Q.  The other night you talked a little bit about how you said college baseball has become kind of a monster and really growing. What does this series, with two teams that have never played in this series before, giving fans such a great series mean to the sport for years to come? And where do you think the sport going down the road?

TONY VITELLO: It’s got to drag more people into this thing.

The crowds were insane. I don’t know who had more people or who were more loud. But they are two fan bases that are always hungry for wins but, because like you said, they hadn’t been here before, it kind of sets the stage for what’s going to happen in the future.

Unfortunately, some of the rules mean the rich get richer. But everybody’s got an opportunity to get in the tournament and advance here, and you’ve had programs like Gary Gilmore’s Coastal Carolina do their thing.

But I think there’s going to be a parity there. And a reporter asked already about winning down the road. And it’s like, this league and the ACC, who was represented here, and some of these programs are going to be built up because of the portal and other things that go on. You better be ready to take your lumps, because you hopefully can dish some out, but you’re certainly going to take some as well.

Again just the star power. One of you all used that word last year with guys like Dylan Crews and some of these other fellas. Insane talent that you’re able to come watch at this level. Hopefully that answered that question.

Q.  You mentioned playing with attitude and grit, how that had to be a recipe for Tennessee. The fact that you guys are Tennessee, a huge institution with all kinds of athletic history and success, and that had to be your recipe to get here and to get to this point and get over in the SEC, what does that itself say about the league about the SEC and how deep it is and how difficult it is to win in this sport and other sports too?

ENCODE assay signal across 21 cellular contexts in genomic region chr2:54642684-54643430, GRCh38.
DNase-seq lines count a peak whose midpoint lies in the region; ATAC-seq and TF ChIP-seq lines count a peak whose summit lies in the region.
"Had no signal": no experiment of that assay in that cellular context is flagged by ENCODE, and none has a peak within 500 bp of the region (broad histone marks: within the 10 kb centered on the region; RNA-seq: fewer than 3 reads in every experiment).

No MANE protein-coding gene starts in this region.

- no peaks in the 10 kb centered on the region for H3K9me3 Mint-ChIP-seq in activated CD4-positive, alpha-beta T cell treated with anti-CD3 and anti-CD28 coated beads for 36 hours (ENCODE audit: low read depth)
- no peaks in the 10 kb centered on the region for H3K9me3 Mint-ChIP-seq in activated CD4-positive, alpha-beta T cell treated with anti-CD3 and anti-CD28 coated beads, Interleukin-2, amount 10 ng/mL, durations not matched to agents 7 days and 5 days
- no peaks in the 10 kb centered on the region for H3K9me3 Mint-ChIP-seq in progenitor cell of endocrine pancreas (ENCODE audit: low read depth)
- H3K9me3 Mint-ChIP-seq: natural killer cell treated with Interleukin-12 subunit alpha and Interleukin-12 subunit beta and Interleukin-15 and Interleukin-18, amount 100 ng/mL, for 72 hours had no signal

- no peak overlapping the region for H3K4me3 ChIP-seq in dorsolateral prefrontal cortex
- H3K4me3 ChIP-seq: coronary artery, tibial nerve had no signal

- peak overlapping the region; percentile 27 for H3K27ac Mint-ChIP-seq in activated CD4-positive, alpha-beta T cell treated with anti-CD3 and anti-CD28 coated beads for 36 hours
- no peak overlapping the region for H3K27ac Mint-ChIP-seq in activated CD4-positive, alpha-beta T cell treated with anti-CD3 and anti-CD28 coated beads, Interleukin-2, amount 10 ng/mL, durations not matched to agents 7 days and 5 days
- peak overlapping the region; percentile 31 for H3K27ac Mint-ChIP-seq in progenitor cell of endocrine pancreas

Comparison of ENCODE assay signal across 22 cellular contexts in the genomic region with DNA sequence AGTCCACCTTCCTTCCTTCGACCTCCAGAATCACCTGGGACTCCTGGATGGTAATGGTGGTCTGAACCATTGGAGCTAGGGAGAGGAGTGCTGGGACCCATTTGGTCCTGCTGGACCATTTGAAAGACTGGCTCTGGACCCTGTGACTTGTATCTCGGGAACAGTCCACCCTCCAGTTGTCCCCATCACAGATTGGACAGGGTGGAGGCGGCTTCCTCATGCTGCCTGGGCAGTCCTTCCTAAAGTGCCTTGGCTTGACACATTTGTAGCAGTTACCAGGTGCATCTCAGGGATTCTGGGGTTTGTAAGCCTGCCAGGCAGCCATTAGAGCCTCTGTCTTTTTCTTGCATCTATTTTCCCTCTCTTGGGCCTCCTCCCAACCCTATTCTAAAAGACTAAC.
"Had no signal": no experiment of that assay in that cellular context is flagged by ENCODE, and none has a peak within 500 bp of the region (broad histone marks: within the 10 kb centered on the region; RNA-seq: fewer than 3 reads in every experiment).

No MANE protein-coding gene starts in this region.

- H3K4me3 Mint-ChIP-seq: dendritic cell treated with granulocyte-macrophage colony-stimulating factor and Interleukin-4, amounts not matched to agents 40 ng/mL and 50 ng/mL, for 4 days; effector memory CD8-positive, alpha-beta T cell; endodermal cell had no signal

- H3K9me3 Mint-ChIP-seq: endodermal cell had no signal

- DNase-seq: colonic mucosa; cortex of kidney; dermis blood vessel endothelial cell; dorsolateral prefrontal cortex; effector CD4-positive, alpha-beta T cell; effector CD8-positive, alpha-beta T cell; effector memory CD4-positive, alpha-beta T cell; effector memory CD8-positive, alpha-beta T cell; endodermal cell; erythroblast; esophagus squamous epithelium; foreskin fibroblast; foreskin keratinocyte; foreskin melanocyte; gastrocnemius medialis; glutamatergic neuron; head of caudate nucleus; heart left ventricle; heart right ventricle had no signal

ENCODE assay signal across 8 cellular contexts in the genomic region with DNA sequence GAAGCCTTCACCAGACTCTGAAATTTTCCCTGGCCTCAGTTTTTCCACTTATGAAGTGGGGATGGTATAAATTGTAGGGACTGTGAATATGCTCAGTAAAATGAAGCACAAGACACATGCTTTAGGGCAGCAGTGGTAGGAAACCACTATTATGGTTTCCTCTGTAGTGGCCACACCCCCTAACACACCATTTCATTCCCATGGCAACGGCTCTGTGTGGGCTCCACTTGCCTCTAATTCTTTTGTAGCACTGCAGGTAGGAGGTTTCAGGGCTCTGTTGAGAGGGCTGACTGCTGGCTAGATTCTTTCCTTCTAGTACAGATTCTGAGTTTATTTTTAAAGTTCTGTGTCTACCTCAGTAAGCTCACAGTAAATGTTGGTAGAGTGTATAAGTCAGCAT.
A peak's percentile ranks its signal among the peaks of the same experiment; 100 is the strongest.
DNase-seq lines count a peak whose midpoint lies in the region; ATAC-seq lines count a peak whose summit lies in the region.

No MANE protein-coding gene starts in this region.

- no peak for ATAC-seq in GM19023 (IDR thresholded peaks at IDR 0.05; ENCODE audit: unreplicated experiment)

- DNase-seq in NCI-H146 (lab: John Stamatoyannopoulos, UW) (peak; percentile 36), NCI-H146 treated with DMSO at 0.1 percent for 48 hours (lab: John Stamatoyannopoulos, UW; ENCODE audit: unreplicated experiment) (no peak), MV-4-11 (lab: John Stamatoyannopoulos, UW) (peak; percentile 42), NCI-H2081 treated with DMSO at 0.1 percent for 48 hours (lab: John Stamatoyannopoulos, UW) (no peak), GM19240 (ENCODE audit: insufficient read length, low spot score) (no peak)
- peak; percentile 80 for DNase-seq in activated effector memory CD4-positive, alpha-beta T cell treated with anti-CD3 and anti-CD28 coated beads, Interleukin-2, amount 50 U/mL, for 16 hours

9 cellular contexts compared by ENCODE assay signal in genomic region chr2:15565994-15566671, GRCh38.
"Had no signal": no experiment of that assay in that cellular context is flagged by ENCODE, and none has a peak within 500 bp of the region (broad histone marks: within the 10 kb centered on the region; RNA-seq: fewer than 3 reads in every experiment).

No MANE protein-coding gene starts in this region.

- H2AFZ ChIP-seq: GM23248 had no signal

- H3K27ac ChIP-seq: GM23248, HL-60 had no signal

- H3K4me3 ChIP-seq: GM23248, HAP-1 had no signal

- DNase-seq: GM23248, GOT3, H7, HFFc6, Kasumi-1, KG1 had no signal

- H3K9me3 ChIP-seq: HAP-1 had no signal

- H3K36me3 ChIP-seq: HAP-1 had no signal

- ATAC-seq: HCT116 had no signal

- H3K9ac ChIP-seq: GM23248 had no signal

TONY VITELLO: It’s literally insanity. I said it on the field again, not very intelligently, but I would rather just be me. I honestly don’t like phony conversations. You go to a restaurant and the waiter’s got the voice. They change — hey, how can I help you? I don’t want to be somebody I’m not.

We have nemeses we play against and all that, but honestly I’ve got more respect for the coaches in this league than you can ever imagine or print into words.

And then you add in the guys who have families and do this, I honestly can’t comprehend how you can juggle both of those things because that’s all I can do.

Coach Heupel and Coach Barnes, their sports are the same. It was good to see them. You have to lean on other people to survive this thing because it is a monster and the traditions are so deep.

You did mention, our university — no sympathy. We’ve got all the resources in the world with where we’re at, but it’s a place where we kind of had to build a foundation to catch up with, again, some of these other storied programs.

And I don’t think you ever — I guess Coach Saban would argue — but you don’t ever get to a point where you can look down on everybody because the instant you do that, you’re probably going to take an upper cut from one if not multiple places.